[Viewpoint]Wipe that smile from your facePresident Roh Moo-hyun said recently he was so happy these days that he could hardly stop smiling. The occasion was a grand Buddhist prayer meeting for national unity held Monday at Lotte Hotel in downtown Seoul.
“The atmosphere of today’s meeting is very amicable,” Roh said. “I feel comfortable and warm being here today. I can hardly stop smiling.”
Why does the president feel so happy? Is it because his approval ratings have begun to climb since the conclusion of the Korea-U.S. free trade agreement negotiations? Is it because of the infighting between the two leading presidential hopefuls of the opposition Grand National Party? Is it due to his self-confidence, that he believes he can do away with any challenge against him even though he is a lame duck? Is it because the conservative media outlets have eased their attacks on him? Is it because the real estate market has hit its ceiling and begun to decline? Or because of the scandal involving an owner of a conglomerate, which could be a chance to heighten the fight against the socially privileged few?
In front of Buddhist priests, the president said, “Creating a balanced society in which all people live together well is the intention of the progressives and the ultimate goal of democracy.”
He also said, “Building a ‘competitive welfare state’ means creating a place where every citizen can enjoy a healthy and stable life without worrying about old age and housing, and where the opportunities for education are open to all children equally.”
I agree with him 100 percent. However, do we live in such a society?
According to a survey conducted by the New Economics Foundation of the United Kingdom in July 2006, the happiness index of South Korean people was 102nd out of 178 countries surveyed ― even below China, which ranked 82nd. In a poll conducted in Korea last November, the happiness score for Korean people was 69 points out of 100.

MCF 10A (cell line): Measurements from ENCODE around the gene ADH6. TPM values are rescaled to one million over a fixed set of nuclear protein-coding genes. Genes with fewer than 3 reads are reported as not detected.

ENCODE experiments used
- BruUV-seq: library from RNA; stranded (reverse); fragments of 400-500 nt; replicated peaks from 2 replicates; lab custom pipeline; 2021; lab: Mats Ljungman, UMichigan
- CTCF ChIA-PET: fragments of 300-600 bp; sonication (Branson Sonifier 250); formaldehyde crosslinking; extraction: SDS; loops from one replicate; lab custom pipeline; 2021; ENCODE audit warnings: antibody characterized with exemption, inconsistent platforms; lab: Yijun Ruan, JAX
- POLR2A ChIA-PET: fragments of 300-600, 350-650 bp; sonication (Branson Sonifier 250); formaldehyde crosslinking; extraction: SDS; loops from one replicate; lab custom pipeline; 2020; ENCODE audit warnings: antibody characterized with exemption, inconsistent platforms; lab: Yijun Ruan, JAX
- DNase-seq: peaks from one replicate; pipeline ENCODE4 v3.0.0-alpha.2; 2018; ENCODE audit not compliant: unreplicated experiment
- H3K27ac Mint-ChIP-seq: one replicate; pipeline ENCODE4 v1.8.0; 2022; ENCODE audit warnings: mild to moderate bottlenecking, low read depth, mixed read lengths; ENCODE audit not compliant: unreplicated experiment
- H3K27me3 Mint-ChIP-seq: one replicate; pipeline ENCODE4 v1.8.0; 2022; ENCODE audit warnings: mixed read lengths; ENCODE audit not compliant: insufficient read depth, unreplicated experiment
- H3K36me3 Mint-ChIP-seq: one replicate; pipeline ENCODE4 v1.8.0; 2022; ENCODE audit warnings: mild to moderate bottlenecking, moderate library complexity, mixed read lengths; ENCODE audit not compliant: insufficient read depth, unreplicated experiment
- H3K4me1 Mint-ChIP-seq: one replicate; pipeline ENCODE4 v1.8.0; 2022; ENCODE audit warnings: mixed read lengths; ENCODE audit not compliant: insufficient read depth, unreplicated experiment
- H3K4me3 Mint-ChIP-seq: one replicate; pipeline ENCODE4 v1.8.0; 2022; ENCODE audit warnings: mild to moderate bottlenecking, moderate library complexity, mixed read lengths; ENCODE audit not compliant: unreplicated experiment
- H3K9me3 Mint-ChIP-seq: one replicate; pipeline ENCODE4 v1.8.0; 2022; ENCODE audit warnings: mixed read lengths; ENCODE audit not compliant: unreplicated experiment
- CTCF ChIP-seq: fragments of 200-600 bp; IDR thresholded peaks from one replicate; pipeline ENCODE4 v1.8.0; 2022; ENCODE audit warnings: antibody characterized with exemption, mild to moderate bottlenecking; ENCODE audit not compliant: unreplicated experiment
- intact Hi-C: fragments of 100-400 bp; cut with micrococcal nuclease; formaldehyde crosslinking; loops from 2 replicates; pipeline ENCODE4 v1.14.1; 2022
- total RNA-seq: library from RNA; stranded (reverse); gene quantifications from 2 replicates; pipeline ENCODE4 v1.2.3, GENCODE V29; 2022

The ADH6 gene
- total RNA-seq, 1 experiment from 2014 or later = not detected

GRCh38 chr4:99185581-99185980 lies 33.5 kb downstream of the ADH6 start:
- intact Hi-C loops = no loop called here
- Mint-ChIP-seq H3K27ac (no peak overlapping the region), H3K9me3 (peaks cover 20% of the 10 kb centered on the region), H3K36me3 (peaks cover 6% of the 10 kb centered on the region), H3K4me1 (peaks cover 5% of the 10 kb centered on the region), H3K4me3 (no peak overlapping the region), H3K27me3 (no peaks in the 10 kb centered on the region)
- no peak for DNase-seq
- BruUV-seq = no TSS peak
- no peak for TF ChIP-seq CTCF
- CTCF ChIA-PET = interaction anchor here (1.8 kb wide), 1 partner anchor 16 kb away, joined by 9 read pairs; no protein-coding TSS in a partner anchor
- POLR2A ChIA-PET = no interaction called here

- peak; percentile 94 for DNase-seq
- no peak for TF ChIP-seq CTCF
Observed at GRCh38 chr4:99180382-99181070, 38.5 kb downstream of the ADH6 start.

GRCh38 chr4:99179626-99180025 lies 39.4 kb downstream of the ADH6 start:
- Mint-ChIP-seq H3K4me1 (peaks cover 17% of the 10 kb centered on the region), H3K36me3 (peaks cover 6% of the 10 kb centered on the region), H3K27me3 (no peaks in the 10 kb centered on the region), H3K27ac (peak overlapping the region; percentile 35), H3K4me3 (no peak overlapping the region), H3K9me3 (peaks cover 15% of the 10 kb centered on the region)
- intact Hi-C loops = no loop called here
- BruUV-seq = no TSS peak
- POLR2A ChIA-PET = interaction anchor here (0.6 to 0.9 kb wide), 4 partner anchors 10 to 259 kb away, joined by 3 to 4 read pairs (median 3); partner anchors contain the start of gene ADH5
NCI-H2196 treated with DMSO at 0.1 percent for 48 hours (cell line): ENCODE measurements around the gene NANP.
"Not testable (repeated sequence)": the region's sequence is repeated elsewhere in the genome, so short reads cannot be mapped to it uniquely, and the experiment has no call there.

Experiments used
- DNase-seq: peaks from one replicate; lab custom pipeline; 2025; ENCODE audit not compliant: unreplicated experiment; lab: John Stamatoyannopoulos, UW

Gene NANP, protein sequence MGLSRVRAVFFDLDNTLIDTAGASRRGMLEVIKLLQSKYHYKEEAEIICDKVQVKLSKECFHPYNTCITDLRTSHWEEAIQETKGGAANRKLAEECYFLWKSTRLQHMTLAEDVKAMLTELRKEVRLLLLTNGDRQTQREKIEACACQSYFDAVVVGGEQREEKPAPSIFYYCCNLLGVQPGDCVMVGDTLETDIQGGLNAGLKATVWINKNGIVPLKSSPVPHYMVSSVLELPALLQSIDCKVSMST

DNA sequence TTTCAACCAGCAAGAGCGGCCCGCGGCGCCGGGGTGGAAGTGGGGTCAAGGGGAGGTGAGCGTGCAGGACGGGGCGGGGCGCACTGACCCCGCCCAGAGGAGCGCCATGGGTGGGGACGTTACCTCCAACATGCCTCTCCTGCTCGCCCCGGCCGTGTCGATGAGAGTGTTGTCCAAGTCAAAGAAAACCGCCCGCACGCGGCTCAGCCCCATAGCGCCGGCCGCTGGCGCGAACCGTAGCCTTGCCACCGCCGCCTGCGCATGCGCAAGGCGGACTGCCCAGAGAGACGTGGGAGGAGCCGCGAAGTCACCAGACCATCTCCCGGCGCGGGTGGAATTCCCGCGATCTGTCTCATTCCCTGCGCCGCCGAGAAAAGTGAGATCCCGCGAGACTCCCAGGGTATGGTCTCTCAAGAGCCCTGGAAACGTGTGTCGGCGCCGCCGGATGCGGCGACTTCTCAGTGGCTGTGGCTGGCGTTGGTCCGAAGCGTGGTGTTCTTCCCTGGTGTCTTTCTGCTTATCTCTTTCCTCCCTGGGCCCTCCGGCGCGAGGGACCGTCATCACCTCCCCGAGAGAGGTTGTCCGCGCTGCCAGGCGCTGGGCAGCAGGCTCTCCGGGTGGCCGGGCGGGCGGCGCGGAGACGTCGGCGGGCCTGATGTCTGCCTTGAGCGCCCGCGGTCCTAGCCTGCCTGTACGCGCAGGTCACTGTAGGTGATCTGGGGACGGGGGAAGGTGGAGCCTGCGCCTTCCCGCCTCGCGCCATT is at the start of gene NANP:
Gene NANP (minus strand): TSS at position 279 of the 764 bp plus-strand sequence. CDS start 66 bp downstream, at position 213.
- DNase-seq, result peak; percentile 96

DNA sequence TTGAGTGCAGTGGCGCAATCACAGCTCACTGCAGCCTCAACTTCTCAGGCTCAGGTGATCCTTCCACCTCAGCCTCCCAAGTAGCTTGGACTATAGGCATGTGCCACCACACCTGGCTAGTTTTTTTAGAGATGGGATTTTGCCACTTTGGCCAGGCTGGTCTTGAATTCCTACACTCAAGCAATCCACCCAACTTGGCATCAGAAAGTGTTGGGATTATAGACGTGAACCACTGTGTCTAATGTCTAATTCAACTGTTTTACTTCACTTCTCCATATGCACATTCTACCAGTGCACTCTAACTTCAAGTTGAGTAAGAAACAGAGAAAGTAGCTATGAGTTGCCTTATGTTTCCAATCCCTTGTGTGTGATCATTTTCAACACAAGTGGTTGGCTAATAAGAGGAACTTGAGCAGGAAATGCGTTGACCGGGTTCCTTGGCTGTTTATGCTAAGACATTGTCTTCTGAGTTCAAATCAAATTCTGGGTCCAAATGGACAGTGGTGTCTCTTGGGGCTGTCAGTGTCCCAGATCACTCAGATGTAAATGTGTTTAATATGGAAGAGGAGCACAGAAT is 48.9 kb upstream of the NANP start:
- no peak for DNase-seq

According to the latest data from the Korea National Statistical Office, 1.27 million people idle away their time without working. If we add the number of job seekers, students who prepare for exams at educational institutes and those who wait for military conscription, the number grows to 2.04 million.
Even after graduating from universities, finding a job is as difficult as fitting a camel through the eye of a needle. After reaching the age of 40, people begin to fear being fired. The gap between the minority of people who fare well and the majority who do not grows wider all the time.
The polarization of education is gradually getting serious as the financial burden of private education snowballs. People who have given up hope in Korea’s educational system have become “educational refugees” who wander about abroad.
Moreover, Korea’s future is not bright, either. Korea’s economy, sandwiched between China and Japan, is gradually losing its foothold. Although there are worries that Korea’s economy could be subordinated to China one day, we don’t have any proper countermeasures. Since the tendency of our students to avoid engineering and technology studies keeps getting stronger, it is not easy to revive our economy through the development of technology and creativity.
What about the military situation surrounding the Korean Peninsula? As China and Japan have begun to compete in a full-swing military buildup, the diplomatic and security situation in the region is deteriorating rapidly. The Korea-U.S. alliance is not the same as it used to be, because North Korea ridicules South Korea at its will while it brandishes nuclear weapons in one hand. It only wants to use South Korea as a cash dispenser, under the cloak of exchange and cooperation.
Ricardo Lagos, the Chilean president who resigned in March of last year, proclaimed that he belonged to the progressives. His approval rating at the end of his term was above 70 percent. But he had never said he was happy. Instead he always expressed worries about shortages and insufficiencies. He used to say, “It does not matter whether it is progressivism or conservatism as long as the fruits of growth are distributed evenly to the people.” He pursued implementing a working welfare system, not a pork-barrel one, by doling out small amounts for political advantage at the sacrifice of public-sector expenditures.
In particular, he put all of his energy into expanding job opportunities for women. As a result, the poverty rate dropped to 18 percent from 39 percent in 10 years.
A president is both a human being and a politician. He can also be in a good mood or feel bad. At official functions, not in private occasions, I think there is only one time the president should say he is so happy that he can hardly stop smiling. That is when the people feel that way. Shouldn’t the last person to smile among all of the people be the president?
*The writer is an editorial writer and traveling correspondent of the JoongAng Ilbo.
by Bae Myung-bok